Reasons why Compostela Valley should be your next getaway
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With its long name and under-the-radar destinations, Compostela Valley is arguably among the underrated provinces in the popular Davao Region. Nicknamed ComVal, it was carved out of the 11 northeastern towns of Davao del Norte in 1998 which is comprised mostly of flatlands. It will be rebranded into Davao de Oro later this year in keeping with its Davao heritage, and lure more tourists.
Here are some of the golden reasons why this land of gold should be your next getaway.
This town is ComVal’s only coastal area and has a vast stretch of powdery sand in Davao Gulf dotted by reasonably-priced resorts. Lunod Island (St. Anthony), it is part of the 3,433-ha Mabini Protected Landscape and Seascape which is ideal for snorkeling and scuba diving, and a nesting site of the endangered hawksbill and leatherback marine turtles.
But if you got a good budget, you can visit or stay at Lubi Plantation, a posh leisure complex managed by the prestigious Thailand-based Dusit Thani group. This 36-hectare leisure project a master-planned British-style township and a low-density facility to ensure guest’s privacy. It boasts of an exclusive beach, 18 luxurious villas, restaurants, a swimming pool, recreational and watersports facilities, a wellness center, and an educational nature program around Kopiat Island.
The new luxe resort aims to serve as an alternative gateway to ComVal with its 30-minute fast catamaran transfer from the Dusit jetty in Lanang, Davao City.
ComVal’s gateway town, it is home to Camp Manuel T. Yan Eco Military Park and Tribal Village, a section of the Philippine Army’s 10th Infantry (Agila) Division base where guests can get military-type fun like shooting, boodle fight meals, treks, obstacle courses and challenging trails. This summer, it is offering the five-day Major, Major Weight Loss Campain on April 10-14 and?May 15-19 for those who want to slim down and stay fit.
Also within the camp is the Mahayahay Cave, the habitat of small bats, a rubber plantation, wild deer and bird sanctuaries, a model waste management system, bamboo and lawaan forests.
From Davao City, you can take a snapshot at the ComVal boundary tableau landmark at an elevated part of the national highway.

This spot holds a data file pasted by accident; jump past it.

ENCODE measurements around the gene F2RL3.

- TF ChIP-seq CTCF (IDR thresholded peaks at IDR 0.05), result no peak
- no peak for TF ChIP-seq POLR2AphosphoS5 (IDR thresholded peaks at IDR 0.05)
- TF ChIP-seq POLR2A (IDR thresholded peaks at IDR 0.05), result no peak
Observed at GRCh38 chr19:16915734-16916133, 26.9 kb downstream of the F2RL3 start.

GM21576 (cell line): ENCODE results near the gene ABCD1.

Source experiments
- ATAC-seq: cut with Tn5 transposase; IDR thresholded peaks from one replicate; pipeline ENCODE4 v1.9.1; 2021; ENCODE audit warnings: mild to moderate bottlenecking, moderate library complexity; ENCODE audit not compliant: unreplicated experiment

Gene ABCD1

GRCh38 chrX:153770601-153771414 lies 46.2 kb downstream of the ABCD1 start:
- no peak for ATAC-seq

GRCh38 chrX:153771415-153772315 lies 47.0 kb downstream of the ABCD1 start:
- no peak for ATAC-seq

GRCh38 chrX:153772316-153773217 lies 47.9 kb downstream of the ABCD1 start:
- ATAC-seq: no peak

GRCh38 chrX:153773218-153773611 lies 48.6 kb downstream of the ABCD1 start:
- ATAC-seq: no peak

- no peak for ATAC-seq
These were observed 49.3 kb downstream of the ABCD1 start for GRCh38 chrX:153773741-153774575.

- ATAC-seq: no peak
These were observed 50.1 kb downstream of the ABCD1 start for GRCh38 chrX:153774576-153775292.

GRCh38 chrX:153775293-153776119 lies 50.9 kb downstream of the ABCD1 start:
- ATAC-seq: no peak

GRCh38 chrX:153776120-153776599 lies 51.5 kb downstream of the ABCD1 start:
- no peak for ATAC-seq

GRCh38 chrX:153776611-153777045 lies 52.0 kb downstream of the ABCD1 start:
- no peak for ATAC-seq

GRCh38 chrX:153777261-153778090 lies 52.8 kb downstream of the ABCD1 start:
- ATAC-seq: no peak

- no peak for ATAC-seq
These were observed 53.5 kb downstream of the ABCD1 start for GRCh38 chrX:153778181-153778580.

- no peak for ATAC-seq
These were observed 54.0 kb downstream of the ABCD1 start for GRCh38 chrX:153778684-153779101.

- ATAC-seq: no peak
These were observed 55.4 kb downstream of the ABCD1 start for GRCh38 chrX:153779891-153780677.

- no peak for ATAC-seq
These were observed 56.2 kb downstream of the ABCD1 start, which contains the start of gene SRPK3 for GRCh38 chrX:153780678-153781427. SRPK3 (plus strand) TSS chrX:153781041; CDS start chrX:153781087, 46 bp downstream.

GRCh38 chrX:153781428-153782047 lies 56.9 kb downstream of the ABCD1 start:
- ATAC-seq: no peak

The provincial capital, this town is the hub of transport, commerce, and establishments such as hotels, dining outlets, and other tourist services. A must-see at the Provincial Capitol is the Solidarity Ring, a 99% gold jewel worth P 1.5 M forged from coins and nuggets contributed by townsfolk to symbolizes their unity and aspirations.
Within the complex is the newly-opened Bahay Katutubo which showcases the rich cultural heritage of the indigenous peoples such as the Manobo, Mansaka, Mandaya, Dibabawon, and Mangguangan tribes. There are occasional weavers who demonstrate the intricate handweaving of the tribal fabrics.
For pasalubong shopping, head to the public market or supermarket where you can buy an assortment of fruits, organic rice, upland coffee, and their trademark dark chocolate bars.
If you are into spelunking, check out San Vicente Cave system which has four caves of varied attractions—a sinking cave which starts with a 60 ft. drop, a popcorn-like crystallized formation, limestone-stone filled, and a 40-foot drop with an underground spring.
This upland town is regarded as Davao Region’s summer capital because of its altitude and series of refreshing waterfalls and spring resorts. The hilltop Heaven’s Peak Highland Resort gives a commanding view of gold-rich peaks on board the cable car, among the few of its kind in Mindanao. It grows organic vegetables and livestock to offer a healthy farm-to-table dining experience.
With its cool crisp mountains air, it is best to stay at the tribal-themed rooms to give you time to explore the great outdoors—the biodiversity-rich Mt. Candalaga, the Mt. Tagub-Kampalili Ranges Protected Landscape, and the trilogy of Tagbibinta, Marangig and Pyalitan, the most accessible and Instagrammable among the dozens of falls in the town.
Paddle a bamboo raft at the placid Lake Leonard, a 200-hectare scenic caldera lake which is the core of the Eco-Tourism Park which has a modest dining and function area, and native cottages for picnics.
A few minutes away is Mainit Hot Spring, an astounding rock formation surrounded by forested slopes where the spring cascades into a hot waterfall. Massage services are available for a complete therapeutic treat.
Climb the Tower of Light the town’s iconic 45-foot sculptured mixed media with a spiral staircase which simulates the flame’s movement. The only structure which survived Typhoon Pablo (Bopha) in 2012, it is open year-round to guided group tours to encourage small community-based economic activities.
Cool off at the 4-tiered Tadya Falls which emanates from 4 cold spring water sources and is called as such due to its jar-like contour which is called tadyaw in the Mandaya language.
Getting There: ComVal is accessible by public transport (aircon buses or UV Express vans) from Davao City in the south or Butuan in the north. Vans and buses make a stop at the terminal in Nabunturan, where you can take vans or jeeps bound for the interior municipalities.
Where to Stay: A classy and inexpensive lodging is the newly-opened Qi Xiang Business Inn, which has the basic amenities of perhaps a two-star hotel. Cheaper alternatives are Cozy Quartelle and ComVal Hotel which have their modest food outlets, all located in Nabunturan.